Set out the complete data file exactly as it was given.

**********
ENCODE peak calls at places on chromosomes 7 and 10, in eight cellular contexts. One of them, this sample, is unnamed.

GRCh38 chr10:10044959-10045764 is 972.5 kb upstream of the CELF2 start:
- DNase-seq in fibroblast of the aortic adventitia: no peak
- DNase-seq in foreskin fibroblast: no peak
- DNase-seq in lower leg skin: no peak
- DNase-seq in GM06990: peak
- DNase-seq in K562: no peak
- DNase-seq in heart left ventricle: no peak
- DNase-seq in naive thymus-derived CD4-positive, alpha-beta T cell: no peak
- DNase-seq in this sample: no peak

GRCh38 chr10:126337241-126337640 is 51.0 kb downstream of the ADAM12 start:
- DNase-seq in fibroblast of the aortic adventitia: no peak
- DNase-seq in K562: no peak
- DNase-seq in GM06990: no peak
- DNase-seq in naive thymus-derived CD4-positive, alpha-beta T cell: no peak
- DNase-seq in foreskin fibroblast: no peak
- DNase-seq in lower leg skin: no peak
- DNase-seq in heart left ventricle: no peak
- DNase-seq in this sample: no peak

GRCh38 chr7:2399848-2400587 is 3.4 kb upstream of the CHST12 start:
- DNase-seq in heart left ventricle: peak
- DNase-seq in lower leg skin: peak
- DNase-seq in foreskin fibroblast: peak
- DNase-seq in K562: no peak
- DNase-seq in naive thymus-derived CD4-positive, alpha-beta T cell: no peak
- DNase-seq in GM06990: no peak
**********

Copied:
ENCODE peak calls at places on chromosomes 7 and 10, in eight cellular contexts. One of them, this sample, is unnamed.

GRCh38 chr10:10044959-10045764 is 972.5 kb upstream of the CELF2 start:
- DNase-seq in fibroblast of the aortic adventitia: no peak
- DNase-seq in foreskin fibroblast: no peak
- DNase-seq in lower leg skin: no peak
- DNase-seq in GM06990: peak
- DNase-seq in K562: no peak
- DNase-seq in heart left ventricle: no peak
- DNase-seq in naive thymus-derived CD4-positive, alpha-beta T cell: no peak
- DNase-seq in this sample: no peak

GRCh38 chr10:126337241-126337640 is 51.0 kb downstream of the ADAM12 start:
- DNase-seq in fibroblast of the aortic adventitia: no peak
- DNase-seq in K562: no peak
- DNase-seq in GM06990: no peak
- DNase-seq in naive thymus-derived CD4-positive, alpha-beta T cell: no peak
- DNase-seq in foreskin fibroblast: no peak
- DNase-seq in lower leg skin: no peak
- DNase-seq in heart left ventricle: no peak
- DNase-seq in this sample: no peak

GRCh38 chr7:2399848-2400587 is 3.4 kb upstream of the CHST12 start:
- DNase-seq in heart left ventricle: peak
- DNase-seq in lower leg skin: peak
- DNase-seq in foreskin fibroblast: peak
- DNase-seq in K562: no peak
- DNase-seq in naive thymus-derived CD4-positive, alpha-beta T cell: no peak
- DNase-seq in GM06990: no peak